THEY might be called the good, the bad and the promising. They are the Southeast Asian nations that have most surprised us over the past year.
The good, the really stunningly good, has been Indonesia – with its stable, multiparty democracy and a vibrant economy recently upgraded by Moody’s, the global ratings agency.
The bad, the really shockingly awful, has been Vietnam, where Moody’s demoted its rating and warned of galloping inflation and a balance of payments crisis.
But let’s not dwell on Hanoi’s woes since we’ve reported that for some time. Instead, let us now praise a surprising dark horse: Laos.
Its promising economic progress has been largely unheralded, partly due to skewed media coverage, in turn partly due to logistics.
Roughly the size of the United Kingdom, but with only 5.6 million people, Laos has the lowest population density in the region and its rural infrastructure remains rudimentary.
Journalists rarely visit and there are no international news bureaux in its capital Vientiane, so that significant developments are often ignored or buried in the inside pages and then dropped the next day.
In fact, there have been major events over the past couple of months, the most startling being that on December 23, Prime Minister Bouasone Bouphavanh, 56, abruptly resigned.
He was replaced by Thongsing Thammavong, 66, the former National Assembly president and organisational head of the ruling Lao People’s Revolutionary Party, based at ‘Kilometre Six’ outside Vientiane.
After just four years in office, no one had foreseen Bouasone’s exit and no one could credibly explain it.
Some said it was because he allowed over-spending by the government (unlikely), or that he failed to aggressively fight corruption (very unlikely), or that he had weak party support and faced being dumped at the coming party congress in March (possibly).
Bouasone himself said it was due to “family reasons”, but the most significant thing was that it caused not a ripple of reaction among the Lao populace, nor did it affect the economy in any way.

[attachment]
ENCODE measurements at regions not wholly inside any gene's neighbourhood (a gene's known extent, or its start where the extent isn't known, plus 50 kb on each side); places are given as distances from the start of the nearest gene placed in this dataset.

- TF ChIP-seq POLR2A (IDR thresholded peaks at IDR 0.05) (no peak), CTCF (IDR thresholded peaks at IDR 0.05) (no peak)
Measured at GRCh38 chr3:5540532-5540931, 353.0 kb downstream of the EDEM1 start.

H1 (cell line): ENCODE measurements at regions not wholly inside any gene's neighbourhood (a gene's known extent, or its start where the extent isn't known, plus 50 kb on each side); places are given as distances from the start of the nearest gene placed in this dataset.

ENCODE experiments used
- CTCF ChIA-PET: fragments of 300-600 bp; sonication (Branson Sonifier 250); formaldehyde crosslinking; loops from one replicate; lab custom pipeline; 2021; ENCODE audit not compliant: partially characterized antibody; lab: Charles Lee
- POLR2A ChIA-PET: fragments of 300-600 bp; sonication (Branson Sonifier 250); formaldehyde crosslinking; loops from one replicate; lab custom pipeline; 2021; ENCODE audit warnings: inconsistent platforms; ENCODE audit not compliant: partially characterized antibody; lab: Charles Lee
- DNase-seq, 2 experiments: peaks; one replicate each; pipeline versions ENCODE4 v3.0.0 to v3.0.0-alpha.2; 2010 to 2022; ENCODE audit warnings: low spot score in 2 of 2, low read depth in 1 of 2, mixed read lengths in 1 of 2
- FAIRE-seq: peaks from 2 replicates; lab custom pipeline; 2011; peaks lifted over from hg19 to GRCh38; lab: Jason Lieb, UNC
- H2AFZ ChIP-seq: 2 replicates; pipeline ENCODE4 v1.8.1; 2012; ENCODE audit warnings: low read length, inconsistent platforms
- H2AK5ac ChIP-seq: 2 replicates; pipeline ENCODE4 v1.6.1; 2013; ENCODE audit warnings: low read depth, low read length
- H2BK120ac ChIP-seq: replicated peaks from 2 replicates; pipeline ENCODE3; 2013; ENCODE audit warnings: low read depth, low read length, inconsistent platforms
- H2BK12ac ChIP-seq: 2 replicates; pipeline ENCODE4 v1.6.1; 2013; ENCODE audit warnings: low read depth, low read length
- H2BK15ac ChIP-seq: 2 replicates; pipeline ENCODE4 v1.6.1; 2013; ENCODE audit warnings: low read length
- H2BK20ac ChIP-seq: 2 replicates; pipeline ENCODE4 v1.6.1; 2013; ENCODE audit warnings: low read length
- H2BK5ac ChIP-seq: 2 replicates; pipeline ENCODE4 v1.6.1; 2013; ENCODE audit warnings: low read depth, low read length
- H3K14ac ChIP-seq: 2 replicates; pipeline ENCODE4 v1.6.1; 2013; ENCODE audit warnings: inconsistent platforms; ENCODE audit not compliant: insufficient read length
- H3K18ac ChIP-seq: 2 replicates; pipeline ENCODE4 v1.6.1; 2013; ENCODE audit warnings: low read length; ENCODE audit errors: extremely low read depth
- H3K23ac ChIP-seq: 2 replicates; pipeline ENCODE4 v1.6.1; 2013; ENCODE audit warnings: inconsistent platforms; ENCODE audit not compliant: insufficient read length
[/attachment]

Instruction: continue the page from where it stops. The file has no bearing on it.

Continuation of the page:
Which brings us to another under-reported matter, the upwardly mobile Lao economy has been growing at 7.5 percent for the past decade, among the fastest and most consistent in the region.
Copper and gold mining, hydro-power and tourism are the major sources of revenue, as more and more people are weaned off subsistence farming.
Astonishingly, in a move that places Laos ahead of Cambodia and Myanmar, a stock market successfully opened two weeks ago.
A month before that, the giant 1,070-megawatt Nam Theun 2 hydro-electric plant became fully operational. It will bring Vientiane around US$2 billion over the next 25 years.
All this has been belatedly noticed by some canny outsiders like Mark Mobius, head of the Templeton Emerging Markets Group.
Earlier this month, he said that Laos has the potential to become one of the “compelling” frontier stock markets as demand for its hydro-power and mineral resources boosts growth.
Already Laos has 14 hydro plants with a total capacity of 2,540 megawatts and it plans to build another 20 over the next decade, turning the country into the “battery” of Southeast Asia.
On the mining front, companies like MMG and PanAustralian have invested in massive gold and copper mines at Xepon and Phu Kham, while the southern Boloven plateau has large bauxite deposits not yet exploited.
Other things have happened that you’re also likely in the dark about.
Last August, the United States marked 55 years of diplomatic ties with Laos and posted a military attaché there.
A spiffy new American embassy will open this year and USAID will come in shortly, hot on the heels of the Asia Foundation.
Oh, and the first general election in Laos for 35 years will occur on April 30, but you probably won’t hear much about that either – which will suit Laos just fine.